Freelancing is gaining popularity for its flexibility, which was put on display during the COVID-19 pandemic and has become a normal part of the labor market. Fiverr's technology platform puts the company in a great position to profit from this trend.

Sellers present their services as gigs, or packages with set prices for their work, making the purchase process easy and straightforward. Everyone knows what they're getting going in, and it's one of the reasons Fiverr has enjoyed such enormous success, though you wouldn't know that from looking at its stock price.

Shares are off 3% year to date compared to a 22% gain by the S&P 500, and is down 44% from the highs hit back in February. Partially it's the result of the market's better sales growth than the 50% gain Fiverr forecasts for the full year, considering it jumped 77% in 2020.

Wall Street, however, does forecast revenue to more than double by 2023 and Fiverr is expected to generate profits that go from $0.02 per share this year to $1.57 per share two years later.

Fiverr says its addressable U.S. market is over $100 billion per year while the global total freelance market is $750 billion annually. It currently only has a tiny fraction of the domestic total, and it is investing in international expansion. It recently acquired freelancing network Working Not Working, which sources creatives for Alphabet's Google, Netflix, and Spotify, while upgrading its services to include a premium fee-based seller's program.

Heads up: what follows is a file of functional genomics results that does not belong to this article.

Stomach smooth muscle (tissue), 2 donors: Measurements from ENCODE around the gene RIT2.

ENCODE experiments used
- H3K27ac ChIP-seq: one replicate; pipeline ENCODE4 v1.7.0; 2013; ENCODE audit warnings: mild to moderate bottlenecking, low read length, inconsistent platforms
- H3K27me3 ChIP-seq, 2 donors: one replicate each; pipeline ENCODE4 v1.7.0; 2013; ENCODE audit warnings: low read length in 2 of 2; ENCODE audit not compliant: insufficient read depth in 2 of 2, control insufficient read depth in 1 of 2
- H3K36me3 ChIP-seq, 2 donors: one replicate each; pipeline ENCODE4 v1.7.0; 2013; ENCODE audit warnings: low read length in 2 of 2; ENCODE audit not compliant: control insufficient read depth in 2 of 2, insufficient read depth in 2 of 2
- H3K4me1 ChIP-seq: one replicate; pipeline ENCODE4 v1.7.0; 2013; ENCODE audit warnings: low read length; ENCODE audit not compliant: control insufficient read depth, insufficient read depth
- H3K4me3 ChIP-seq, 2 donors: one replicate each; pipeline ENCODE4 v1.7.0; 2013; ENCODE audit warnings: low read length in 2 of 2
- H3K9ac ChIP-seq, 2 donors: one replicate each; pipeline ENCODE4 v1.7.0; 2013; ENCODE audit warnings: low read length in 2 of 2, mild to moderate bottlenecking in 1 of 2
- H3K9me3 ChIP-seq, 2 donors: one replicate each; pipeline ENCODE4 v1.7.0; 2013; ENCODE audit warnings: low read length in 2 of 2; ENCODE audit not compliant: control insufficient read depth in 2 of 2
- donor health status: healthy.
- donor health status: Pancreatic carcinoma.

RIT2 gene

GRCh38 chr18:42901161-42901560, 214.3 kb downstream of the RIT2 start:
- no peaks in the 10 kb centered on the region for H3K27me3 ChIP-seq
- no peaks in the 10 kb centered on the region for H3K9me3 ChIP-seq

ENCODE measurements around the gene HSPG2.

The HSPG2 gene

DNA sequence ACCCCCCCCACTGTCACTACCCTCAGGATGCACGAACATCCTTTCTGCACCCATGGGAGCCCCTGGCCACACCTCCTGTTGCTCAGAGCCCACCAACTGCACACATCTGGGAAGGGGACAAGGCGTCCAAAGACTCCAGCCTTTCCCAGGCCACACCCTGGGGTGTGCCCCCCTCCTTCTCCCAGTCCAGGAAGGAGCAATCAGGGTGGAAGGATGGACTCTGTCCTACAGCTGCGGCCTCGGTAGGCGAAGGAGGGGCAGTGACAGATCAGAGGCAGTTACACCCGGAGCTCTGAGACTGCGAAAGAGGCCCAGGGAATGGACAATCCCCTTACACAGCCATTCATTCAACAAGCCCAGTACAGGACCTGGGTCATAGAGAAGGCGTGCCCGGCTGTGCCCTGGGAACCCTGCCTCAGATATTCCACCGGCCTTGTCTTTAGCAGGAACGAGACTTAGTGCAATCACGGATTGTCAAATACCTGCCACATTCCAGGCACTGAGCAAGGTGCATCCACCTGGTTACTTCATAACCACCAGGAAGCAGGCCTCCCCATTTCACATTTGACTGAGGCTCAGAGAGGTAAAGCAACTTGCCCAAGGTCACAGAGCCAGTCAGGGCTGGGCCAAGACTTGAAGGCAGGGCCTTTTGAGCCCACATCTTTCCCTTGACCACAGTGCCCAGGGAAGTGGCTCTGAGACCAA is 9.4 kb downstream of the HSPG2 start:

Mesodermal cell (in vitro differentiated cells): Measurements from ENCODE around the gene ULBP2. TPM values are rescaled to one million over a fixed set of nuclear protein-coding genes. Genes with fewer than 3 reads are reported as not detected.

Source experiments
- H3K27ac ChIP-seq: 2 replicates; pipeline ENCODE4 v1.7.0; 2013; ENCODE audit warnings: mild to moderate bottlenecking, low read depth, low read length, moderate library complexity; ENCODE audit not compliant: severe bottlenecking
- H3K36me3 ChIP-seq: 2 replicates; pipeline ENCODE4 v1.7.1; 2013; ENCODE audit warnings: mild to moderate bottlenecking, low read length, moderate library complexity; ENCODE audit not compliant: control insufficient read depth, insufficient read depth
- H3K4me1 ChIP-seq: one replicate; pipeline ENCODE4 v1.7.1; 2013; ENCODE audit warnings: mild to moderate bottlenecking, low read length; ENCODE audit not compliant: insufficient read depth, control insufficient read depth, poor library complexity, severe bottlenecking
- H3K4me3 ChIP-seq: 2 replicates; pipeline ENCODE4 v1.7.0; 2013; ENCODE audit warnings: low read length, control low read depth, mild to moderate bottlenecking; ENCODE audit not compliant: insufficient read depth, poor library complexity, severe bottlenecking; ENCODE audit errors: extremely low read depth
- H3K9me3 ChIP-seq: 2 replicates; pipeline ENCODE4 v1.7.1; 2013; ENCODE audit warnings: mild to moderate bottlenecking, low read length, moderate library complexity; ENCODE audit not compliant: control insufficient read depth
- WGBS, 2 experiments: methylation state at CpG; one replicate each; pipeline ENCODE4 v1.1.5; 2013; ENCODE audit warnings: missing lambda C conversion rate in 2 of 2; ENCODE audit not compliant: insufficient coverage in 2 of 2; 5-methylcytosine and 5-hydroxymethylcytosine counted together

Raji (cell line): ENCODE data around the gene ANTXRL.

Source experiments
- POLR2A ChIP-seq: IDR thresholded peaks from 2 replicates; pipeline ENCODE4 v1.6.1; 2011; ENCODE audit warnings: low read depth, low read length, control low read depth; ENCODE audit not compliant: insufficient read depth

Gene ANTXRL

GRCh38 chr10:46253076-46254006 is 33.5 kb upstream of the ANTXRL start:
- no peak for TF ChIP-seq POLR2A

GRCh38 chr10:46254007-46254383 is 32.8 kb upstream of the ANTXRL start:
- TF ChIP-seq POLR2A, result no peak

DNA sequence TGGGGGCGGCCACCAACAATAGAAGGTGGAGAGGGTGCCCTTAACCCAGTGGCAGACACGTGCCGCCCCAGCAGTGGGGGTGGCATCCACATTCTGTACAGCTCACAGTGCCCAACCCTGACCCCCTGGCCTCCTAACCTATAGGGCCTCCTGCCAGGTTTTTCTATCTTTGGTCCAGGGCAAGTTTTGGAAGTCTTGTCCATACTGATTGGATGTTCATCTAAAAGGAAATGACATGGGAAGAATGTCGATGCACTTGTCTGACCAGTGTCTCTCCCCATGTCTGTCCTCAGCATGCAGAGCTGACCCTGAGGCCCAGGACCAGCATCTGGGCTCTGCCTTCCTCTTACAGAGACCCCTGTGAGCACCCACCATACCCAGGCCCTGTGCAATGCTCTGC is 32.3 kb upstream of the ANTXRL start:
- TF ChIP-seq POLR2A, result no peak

It also initiated training programs for jobs at and, business programs aimed at larger clients, and a seller loyalty program. Fiverr also expanded Promoted Gigs that allow sellers to advertise freelancing jobs.

So even though the stock price looks expensive despite its decline this year, that's common when companies turn from losses to profits, and investors could double their investment if they just exhibit a little patience.

Suzanne Frey, an executive at Alphabet, is a member of The Motley Fool’s board of directors. Teresa Kersten, an employee of LinkedIn, a Microsoft subsidiary, is a member of The Motley Fool’s board of directors. Rich Duprey has no position in any of the stocks mentioned. The Motley Fool owns shares of and recommends Alphabet (A shares), Alphabet (C shares), Fiverr International, Microsoft, Netflix,, Spotify Technology, Take-Two Interactive, Walt Disney, and The Motley Fool recommends Ubisoft Entertainment and recommends the following options: long January 2022 $75 calls on Activision, long January 2023 $115 calls on Take-Two Interactive, and short January 2022 $75 puts on Activision. The Motley Fool has a disclosure policy.